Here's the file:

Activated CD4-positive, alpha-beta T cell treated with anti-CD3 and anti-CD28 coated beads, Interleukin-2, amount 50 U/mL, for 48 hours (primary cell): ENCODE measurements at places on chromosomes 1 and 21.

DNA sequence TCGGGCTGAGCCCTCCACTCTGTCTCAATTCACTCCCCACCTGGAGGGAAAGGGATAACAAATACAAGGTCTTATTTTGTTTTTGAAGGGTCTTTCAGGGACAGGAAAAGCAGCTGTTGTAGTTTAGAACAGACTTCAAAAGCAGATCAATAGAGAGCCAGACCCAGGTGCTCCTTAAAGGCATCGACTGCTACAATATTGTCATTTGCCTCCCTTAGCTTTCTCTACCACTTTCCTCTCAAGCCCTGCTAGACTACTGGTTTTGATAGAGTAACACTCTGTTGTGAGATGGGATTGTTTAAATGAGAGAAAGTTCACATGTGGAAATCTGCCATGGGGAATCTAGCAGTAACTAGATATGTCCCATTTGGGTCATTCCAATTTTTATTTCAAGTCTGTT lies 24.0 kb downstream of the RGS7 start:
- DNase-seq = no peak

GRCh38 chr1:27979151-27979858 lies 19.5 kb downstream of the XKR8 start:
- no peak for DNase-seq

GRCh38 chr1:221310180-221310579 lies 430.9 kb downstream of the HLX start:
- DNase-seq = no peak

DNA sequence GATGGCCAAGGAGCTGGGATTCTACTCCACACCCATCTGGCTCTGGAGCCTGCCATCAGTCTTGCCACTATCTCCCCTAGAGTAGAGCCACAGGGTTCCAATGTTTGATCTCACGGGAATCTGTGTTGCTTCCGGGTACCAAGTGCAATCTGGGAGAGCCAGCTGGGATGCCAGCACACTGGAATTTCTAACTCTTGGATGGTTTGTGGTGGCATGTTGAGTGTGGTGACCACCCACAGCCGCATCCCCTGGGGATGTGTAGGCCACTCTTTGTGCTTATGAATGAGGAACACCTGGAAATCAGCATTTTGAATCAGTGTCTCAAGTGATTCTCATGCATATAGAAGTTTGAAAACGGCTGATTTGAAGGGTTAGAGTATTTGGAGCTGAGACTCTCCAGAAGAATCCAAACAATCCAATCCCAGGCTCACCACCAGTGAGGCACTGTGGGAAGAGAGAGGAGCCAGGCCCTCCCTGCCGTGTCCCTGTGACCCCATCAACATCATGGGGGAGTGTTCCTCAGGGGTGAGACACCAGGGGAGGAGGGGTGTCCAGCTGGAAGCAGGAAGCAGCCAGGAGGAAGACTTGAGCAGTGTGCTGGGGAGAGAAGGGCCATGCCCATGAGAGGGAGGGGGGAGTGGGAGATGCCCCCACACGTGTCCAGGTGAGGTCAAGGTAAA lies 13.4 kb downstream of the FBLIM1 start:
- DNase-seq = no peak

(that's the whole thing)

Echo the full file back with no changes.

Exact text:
Activated CD4-positive, alpha-beta T cell treated with anti-CD3 and anti-CD28 coated beads, Interleukin-2, amount 50 U/mL, for 48 hours (primary cell): ENCODE measurements at places on chromosomes 1 and 21.

DNA sequence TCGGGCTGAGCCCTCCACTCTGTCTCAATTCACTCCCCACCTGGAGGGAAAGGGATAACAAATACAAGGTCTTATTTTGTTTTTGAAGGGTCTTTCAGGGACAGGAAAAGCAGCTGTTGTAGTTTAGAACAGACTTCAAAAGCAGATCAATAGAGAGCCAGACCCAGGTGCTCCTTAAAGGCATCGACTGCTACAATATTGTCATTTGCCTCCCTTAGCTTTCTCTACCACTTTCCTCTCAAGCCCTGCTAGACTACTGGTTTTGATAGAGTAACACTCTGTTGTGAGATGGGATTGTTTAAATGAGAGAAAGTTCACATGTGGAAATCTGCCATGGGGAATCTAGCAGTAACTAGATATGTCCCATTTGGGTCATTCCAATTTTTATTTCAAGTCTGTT lies 24.0 kb downstream of the RGS7 start:
- DNase-seq = no peak

GRCh38 chr1:27979151-27979858 lies 19.5 kb downstream of the XKR8 start:
- no peak for DNase-seq

GRCh38 chr1:221310180-221310579 lies 430.9 kb downstream of the HLX start:
- DNase-seq = no peak

DNA sequence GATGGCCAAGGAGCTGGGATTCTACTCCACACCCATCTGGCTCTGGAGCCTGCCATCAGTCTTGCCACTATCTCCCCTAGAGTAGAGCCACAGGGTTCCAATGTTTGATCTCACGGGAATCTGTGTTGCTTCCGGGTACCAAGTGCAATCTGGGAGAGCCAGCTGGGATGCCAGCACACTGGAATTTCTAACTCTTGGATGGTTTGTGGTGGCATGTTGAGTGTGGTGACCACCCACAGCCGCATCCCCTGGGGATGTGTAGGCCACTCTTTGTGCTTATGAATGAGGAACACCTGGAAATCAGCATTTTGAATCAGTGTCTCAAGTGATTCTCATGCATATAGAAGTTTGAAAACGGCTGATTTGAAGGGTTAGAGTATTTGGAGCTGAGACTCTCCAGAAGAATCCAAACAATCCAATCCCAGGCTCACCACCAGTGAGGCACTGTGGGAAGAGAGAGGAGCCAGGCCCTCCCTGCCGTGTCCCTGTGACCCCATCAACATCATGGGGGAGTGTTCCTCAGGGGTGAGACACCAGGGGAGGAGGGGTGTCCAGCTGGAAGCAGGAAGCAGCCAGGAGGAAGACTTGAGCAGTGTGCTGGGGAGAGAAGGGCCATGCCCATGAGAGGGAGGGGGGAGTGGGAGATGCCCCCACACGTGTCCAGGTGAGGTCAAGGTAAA lies 13.4 kb downstream of the FBLIM1 start:
- DNase-seq = no peak